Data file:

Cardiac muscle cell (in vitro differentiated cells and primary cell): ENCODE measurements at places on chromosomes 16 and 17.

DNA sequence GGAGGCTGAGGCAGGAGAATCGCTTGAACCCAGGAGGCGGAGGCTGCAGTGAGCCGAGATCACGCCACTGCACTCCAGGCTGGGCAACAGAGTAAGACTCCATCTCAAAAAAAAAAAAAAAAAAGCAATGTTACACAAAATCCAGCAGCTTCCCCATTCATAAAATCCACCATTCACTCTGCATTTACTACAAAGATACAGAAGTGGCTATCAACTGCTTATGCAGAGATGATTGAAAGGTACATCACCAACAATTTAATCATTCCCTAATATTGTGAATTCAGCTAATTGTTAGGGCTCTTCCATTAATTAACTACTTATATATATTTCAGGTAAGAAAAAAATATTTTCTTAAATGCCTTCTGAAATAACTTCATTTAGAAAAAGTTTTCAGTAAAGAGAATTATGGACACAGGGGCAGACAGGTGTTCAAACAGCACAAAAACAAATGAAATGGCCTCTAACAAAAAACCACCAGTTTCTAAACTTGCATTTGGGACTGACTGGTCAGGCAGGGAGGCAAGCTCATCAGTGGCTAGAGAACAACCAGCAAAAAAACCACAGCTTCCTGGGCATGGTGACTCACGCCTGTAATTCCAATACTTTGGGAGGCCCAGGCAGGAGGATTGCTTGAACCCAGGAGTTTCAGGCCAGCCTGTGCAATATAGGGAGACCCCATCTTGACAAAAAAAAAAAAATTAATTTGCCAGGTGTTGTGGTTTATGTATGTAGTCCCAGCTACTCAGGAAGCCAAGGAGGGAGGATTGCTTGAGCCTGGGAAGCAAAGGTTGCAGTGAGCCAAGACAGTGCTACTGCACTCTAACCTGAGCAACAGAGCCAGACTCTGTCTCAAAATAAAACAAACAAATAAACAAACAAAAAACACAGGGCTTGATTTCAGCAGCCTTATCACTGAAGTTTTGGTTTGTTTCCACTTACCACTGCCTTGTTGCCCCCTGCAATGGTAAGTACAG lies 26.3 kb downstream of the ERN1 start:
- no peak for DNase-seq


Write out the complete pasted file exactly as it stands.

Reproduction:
Cardiac muscle cell (in vitro differentiated cells and primary cell): ENCODE measurements at places on chromosomes 16 and 17.

DNA sequence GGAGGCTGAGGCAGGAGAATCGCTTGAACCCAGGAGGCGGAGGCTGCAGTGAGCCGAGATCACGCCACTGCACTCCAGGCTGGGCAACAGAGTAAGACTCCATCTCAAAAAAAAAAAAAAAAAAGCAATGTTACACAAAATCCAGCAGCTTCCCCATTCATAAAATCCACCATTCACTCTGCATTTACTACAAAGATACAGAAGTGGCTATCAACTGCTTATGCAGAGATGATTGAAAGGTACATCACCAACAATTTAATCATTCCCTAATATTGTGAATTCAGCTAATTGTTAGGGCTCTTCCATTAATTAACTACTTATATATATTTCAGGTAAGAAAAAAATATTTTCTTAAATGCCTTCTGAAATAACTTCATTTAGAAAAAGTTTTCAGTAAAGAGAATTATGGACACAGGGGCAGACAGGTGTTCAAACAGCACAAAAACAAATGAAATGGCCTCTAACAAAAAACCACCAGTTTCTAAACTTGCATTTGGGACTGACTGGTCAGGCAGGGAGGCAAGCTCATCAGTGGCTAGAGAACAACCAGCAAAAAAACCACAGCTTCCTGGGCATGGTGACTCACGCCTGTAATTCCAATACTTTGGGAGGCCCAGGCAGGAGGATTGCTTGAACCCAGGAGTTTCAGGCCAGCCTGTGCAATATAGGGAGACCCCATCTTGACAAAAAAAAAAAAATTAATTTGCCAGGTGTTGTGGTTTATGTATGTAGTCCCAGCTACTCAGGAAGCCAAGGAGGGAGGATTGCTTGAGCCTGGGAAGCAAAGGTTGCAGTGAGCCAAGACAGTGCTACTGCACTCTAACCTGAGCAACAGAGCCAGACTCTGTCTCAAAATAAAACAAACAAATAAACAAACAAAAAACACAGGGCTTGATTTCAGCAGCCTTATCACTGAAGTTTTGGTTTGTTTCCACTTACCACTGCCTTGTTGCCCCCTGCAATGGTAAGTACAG lies 26.3 kb downstream of the ERN1 start:
- no peak for DNase-seq